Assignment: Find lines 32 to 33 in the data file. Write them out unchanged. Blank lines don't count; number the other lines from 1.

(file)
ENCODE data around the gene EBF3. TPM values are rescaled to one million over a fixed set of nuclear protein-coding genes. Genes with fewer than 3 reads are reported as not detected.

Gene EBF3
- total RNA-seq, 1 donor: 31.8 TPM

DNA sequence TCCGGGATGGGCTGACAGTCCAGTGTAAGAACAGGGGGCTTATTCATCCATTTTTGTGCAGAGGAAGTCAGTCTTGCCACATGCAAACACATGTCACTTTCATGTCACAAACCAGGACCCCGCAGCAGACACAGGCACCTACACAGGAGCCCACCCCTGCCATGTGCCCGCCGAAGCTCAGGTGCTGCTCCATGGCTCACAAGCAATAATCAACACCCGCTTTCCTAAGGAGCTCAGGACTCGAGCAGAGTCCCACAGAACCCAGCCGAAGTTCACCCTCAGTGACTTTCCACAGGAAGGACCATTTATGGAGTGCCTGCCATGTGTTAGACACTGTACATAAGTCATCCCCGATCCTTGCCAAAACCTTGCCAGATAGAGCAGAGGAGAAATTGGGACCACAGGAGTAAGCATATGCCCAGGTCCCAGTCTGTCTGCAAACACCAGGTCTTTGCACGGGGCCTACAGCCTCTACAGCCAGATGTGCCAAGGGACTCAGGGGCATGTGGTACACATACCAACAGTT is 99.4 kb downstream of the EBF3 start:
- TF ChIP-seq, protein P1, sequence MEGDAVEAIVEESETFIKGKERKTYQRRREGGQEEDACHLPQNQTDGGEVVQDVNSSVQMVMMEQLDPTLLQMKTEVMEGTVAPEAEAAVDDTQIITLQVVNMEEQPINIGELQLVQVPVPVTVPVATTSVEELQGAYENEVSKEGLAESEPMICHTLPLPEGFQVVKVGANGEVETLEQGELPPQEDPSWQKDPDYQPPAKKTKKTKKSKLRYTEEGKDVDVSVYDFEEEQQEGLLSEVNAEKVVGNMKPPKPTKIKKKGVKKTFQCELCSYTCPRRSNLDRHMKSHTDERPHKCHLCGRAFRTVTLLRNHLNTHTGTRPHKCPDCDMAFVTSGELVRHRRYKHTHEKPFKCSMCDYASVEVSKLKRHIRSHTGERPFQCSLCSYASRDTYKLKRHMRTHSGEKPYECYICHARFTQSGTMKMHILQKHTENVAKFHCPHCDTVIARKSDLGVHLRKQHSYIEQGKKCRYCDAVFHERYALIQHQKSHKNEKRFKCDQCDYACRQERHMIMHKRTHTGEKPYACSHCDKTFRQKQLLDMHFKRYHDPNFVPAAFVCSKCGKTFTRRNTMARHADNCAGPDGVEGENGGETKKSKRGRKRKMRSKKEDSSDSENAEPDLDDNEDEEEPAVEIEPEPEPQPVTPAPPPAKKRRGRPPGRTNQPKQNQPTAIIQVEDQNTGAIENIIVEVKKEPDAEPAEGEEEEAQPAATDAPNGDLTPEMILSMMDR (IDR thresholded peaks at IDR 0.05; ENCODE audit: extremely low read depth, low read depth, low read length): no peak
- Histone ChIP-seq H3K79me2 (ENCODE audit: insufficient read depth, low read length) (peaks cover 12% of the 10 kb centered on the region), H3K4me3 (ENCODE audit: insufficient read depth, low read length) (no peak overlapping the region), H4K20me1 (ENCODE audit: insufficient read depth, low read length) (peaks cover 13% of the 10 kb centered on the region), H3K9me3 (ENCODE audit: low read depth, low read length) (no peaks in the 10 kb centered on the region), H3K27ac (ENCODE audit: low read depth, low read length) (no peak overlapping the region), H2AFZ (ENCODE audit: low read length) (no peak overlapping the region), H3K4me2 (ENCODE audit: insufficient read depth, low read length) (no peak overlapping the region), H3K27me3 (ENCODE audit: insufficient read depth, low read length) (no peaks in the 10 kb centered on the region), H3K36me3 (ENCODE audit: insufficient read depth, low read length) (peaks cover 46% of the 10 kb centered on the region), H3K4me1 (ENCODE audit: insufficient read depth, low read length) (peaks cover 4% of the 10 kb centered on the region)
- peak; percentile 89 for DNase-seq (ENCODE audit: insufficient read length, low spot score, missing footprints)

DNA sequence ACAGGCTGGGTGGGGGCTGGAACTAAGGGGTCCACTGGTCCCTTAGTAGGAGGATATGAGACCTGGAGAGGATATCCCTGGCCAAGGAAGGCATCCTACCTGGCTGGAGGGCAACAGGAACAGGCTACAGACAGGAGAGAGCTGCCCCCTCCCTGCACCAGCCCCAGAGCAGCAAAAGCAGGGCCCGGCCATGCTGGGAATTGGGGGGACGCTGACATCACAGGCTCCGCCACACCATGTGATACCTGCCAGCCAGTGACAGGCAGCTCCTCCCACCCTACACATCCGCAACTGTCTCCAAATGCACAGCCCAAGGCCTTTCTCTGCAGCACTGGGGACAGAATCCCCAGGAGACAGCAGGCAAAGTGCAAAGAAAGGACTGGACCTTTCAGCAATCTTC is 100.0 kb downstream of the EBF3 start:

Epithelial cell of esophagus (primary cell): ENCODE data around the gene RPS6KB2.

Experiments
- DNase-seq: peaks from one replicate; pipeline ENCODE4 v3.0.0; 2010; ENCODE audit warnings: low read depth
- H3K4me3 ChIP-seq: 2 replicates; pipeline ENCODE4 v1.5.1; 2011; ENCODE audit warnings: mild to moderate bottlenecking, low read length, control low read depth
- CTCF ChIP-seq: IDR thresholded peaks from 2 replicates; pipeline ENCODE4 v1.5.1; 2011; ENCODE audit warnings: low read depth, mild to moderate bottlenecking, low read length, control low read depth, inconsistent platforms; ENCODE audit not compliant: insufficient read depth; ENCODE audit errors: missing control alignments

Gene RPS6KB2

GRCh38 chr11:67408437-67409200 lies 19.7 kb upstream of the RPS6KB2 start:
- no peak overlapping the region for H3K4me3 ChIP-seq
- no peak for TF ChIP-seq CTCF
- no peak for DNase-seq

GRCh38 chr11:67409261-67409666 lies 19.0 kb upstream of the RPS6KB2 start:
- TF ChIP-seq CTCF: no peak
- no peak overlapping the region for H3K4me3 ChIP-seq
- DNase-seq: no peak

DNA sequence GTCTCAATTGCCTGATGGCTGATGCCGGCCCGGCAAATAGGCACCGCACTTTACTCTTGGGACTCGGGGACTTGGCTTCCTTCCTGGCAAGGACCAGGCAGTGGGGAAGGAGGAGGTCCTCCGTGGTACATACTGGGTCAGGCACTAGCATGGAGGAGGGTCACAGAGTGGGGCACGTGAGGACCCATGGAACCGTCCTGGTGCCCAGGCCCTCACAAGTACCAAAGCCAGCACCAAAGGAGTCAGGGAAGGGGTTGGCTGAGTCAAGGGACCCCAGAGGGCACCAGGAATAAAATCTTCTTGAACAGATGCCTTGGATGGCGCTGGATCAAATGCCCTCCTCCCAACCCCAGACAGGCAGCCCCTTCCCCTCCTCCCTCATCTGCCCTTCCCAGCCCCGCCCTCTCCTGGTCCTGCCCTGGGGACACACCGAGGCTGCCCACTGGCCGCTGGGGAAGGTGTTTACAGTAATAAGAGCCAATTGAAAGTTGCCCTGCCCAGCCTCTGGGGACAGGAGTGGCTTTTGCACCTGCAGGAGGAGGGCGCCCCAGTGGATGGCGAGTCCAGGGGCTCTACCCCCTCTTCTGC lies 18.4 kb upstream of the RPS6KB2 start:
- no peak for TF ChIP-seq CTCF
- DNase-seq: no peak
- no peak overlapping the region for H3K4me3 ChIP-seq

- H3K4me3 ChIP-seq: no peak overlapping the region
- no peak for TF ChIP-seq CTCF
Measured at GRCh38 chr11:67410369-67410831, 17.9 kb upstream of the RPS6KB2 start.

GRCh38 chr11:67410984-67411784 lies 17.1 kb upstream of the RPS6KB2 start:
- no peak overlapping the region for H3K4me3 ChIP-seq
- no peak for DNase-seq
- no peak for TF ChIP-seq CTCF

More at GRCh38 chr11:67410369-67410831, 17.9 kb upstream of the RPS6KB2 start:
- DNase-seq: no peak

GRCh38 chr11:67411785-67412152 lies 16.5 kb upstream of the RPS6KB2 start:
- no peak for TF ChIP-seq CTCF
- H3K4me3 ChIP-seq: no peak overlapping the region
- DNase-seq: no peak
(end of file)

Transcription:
- no peak for DNase-seq
- no peak for TF ChIP-seq CTCF